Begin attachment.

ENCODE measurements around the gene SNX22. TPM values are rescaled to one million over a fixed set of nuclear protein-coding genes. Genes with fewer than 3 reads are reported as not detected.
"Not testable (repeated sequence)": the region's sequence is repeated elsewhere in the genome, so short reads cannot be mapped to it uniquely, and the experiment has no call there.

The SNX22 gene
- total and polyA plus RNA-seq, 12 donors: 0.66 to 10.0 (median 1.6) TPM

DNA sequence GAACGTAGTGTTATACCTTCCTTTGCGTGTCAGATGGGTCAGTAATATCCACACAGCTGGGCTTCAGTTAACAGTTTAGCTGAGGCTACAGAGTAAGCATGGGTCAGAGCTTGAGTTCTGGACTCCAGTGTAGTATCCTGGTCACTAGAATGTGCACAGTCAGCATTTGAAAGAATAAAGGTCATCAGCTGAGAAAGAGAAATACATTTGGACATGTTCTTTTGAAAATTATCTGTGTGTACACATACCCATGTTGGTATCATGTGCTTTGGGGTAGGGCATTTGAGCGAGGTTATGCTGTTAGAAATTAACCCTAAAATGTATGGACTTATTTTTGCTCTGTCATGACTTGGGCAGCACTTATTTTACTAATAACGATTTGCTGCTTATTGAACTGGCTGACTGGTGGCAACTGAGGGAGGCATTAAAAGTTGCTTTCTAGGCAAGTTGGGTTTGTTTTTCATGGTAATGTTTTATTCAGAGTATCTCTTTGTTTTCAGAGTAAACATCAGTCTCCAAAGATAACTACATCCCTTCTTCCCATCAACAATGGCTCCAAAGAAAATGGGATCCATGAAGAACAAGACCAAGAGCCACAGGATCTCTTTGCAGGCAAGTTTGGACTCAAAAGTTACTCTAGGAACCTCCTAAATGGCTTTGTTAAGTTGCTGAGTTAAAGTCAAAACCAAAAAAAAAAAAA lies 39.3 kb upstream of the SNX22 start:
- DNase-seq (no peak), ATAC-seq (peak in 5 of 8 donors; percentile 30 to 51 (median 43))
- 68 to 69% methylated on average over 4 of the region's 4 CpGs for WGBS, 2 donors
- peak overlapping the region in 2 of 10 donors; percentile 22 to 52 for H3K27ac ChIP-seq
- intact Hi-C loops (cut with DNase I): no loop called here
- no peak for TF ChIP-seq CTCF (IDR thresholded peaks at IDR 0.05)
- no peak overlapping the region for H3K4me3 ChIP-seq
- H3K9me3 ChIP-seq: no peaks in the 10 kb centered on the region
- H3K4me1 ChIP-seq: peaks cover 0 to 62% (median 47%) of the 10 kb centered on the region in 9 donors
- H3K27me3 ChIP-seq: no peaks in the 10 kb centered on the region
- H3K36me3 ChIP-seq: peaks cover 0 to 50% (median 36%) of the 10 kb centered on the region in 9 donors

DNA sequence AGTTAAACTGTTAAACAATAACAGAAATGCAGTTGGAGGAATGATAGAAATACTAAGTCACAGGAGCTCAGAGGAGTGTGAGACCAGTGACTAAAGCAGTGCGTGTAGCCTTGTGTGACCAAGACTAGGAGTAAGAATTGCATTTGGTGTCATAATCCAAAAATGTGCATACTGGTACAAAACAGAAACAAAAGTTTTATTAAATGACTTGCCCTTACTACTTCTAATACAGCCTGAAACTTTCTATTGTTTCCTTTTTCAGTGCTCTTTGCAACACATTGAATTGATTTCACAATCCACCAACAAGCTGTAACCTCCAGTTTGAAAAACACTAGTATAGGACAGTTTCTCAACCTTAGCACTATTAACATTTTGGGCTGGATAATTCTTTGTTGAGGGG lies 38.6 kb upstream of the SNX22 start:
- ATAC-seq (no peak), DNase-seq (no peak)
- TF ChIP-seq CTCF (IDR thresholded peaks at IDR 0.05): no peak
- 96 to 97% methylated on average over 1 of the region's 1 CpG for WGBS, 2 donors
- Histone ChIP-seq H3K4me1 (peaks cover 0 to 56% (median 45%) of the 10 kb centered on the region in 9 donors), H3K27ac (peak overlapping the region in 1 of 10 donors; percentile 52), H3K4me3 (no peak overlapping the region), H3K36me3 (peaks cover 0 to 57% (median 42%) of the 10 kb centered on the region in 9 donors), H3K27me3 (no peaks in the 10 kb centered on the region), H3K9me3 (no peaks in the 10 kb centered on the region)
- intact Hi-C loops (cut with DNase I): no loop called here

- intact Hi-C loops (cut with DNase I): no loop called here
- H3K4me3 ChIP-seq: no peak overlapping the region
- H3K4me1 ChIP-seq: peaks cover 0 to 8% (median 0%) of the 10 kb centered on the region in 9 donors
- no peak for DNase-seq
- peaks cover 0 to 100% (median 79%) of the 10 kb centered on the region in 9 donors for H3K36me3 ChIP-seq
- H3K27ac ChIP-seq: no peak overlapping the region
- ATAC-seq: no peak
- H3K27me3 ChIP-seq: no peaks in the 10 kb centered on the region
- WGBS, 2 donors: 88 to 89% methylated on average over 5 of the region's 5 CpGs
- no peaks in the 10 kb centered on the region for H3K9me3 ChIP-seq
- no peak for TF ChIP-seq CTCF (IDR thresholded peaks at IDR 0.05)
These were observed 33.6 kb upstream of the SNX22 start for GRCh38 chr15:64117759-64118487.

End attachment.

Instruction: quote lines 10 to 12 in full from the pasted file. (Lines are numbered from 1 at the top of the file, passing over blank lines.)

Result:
- no peak for TF ChIP-seq CTCF (IDR thresholded peaks at IDR 0.05)
- no peak overlapping the region for H3K4me3 ChIP-seq
- H3K9me3 ChIP-seq: no peaks in the 10 kb centered on the region